Consider my brother Mark, 50, who lives in the Boston area. In his 20s, 30s and early 40s, sushi did nothing for him, even spooked him. "I tried it once and wrote it off," he said recently. "I think a little of that was because of the circles I was running in. It wasn't something I needed to be interested in because the people I hung out with were big meat eaters." Land animals suited them just fine.
But his circles changed, or maybe the carnivores in them did. "I saw people I knew eating sushi and enjoying it, and it made me think," he said. "These were people with good judgment and taste."
He revisited sushi, trying more types of it, making sure to have it in restaurants that took care with it. He began to appreciate its variety, cleanness, leanness and condiments. Besides, as he was getting older, he was getting more watchful of his weight and energy, and sushi allowed him a fix of flesh and an array of flavors without piling on too many calories. It was a good fit that evolved into a treasured habit. "I have a favorite sushi place that if I don't get to every couple of weeks, I get frustrated," he said.
My brother's story, like Kohan's, demonstrates the degree to which people can will themselves into liking something. That's a phenomenon anyone who's been a food writer can relate to.
Tom Sietsema, the longtime restaurant critic for The Washington Post, always had a thing — a bad thing — about fennel. But it emerged as a fine-dining staple, so he muscled through his negative feelings. Now he genuinely enjoys fennel, which he compared to "a person you broke up with and years later reconnect with and see in a new way." With herbs as with lovers, reconciliation is never out of the question.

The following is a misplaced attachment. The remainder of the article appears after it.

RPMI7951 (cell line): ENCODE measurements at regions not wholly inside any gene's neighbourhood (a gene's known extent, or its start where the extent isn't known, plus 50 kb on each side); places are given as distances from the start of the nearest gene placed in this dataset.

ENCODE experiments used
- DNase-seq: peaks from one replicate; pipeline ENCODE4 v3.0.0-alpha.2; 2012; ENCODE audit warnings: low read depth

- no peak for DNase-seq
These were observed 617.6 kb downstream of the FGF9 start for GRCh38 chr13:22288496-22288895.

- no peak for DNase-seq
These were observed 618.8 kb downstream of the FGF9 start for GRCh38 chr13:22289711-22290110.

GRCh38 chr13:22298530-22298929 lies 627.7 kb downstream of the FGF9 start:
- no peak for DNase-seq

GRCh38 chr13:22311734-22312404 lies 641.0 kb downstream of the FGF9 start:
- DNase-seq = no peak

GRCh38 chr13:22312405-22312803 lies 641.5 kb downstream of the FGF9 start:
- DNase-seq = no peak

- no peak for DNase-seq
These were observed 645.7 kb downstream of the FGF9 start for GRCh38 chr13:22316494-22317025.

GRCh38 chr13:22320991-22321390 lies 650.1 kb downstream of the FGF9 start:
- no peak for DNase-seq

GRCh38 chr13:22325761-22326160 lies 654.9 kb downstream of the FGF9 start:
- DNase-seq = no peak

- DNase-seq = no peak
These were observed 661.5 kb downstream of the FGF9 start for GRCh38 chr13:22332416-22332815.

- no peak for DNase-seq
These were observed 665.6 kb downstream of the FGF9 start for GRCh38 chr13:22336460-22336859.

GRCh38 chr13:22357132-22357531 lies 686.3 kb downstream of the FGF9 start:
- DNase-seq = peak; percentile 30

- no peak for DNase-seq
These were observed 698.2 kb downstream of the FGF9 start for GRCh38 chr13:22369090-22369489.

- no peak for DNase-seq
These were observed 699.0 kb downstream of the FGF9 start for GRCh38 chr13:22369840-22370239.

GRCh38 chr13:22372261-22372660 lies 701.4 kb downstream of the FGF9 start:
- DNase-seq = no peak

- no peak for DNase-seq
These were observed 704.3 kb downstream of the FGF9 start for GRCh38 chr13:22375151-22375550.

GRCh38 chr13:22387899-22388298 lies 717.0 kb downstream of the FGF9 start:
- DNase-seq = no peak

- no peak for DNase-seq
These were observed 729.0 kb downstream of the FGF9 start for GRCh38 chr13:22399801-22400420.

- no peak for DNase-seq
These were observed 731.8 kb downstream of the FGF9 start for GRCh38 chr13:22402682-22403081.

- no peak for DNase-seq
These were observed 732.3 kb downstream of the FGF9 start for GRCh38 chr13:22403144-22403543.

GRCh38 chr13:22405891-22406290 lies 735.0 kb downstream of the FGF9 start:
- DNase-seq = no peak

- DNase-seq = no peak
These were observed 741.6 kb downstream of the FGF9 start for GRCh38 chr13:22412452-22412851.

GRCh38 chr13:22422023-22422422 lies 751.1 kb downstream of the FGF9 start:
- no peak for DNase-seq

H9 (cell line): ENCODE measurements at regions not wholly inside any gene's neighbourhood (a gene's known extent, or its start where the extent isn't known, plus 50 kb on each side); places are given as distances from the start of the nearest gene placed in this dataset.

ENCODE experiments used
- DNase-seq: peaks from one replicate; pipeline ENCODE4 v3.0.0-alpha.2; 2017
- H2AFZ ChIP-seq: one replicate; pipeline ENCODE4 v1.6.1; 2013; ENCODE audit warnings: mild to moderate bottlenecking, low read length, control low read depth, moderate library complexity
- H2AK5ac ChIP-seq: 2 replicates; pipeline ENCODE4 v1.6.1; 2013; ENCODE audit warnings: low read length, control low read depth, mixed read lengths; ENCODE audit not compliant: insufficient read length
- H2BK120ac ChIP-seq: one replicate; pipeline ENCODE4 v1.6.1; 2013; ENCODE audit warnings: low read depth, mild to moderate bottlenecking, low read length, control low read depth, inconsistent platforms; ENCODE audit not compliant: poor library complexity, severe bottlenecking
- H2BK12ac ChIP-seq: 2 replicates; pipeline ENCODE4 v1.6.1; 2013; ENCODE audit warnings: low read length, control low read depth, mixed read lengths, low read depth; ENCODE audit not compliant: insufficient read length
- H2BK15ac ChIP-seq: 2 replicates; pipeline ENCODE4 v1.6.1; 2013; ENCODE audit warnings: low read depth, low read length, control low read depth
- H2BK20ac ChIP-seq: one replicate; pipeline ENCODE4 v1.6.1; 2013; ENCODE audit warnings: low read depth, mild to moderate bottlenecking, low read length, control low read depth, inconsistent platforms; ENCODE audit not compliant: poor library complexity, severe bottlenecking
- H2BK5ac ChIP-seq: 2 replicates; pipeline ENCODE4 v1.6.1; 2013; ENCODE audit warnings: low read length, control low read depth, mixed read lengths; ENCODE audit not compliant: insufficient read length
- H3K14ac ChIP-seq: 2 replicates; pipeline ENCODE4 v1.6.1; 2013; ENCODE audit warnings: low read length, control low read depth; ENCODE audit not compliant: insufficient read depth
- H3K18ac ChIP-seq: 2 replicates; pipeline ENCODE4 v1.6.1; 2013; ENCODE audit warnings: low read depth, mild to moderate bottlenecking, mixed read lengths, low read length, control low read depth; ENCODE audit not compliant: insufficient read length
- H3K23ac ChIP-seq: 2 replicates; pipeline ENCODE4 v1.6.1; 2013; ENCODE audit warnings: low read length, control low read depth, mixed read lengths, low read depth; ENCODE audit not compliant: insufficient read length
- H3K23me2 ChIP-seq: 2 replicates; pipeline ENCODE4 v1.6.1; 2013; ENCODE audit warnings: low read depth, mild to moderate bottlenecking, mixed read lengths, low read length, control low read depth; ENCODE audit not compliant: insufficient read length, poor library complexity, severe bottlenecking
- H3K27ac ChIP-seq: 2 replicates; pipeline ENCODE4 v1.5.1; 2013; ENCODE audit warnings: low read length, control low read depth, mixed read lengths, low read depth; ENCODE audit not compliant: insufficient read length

Conch and calf liver, rhubarb and walnuts, tofu and brussels sprouts: all are latecomers to my eating life, grudgingly allowed in but ungrudgingly relished. Of course today's brussels sprouts — crunchy, caramelized at the edges and not infrequently mingled with bacon — are nothing like yesteryear's, and there are two important morals in that. First: An ostracized vegetable may simply be a vegetable that hasn't met the right cook or cooking method. Second: Bacon redeems everything. You could pair it with Putin and he'd be in the running for the Nobel Peace Prize.
Granted, there are foods that will, for a given individual, always be a bridge too far. And the reasons are in fact an affirmation of the capriciousness and thus the malleability of our inclinations, which can be about the idea of the ingredient, not the actual experience of it. I won't do grasshopper tacos, though for all I know I'd be crazy about them.
My friend John Magazino, who imports and distributes specialty foods for the Chefs' Warehouse, has traveled in his adulthood from crab skepticism to crab euphoria, beer indifference to beer exuberance. And he's inched his way into organ meat. "I'll eat liver," said Magazino, 44. "I'll eat spleen. I'll eat sweetbreads until I'm blue in the face. I'll even eat Rocky Mountain oysters." Those are bull testicles.
But, he said, he won't eat heart or brain. They seem somehow sacred to him. When we talked recently, he was preparing for a trip to South America, and he joked: "If I'm taken by cannibals when I go down to the Amazon, I have no issue if they eat my arms and legs. But not my brain. Not my heart. They can have my liver instead."
I'd recommend a side of beets.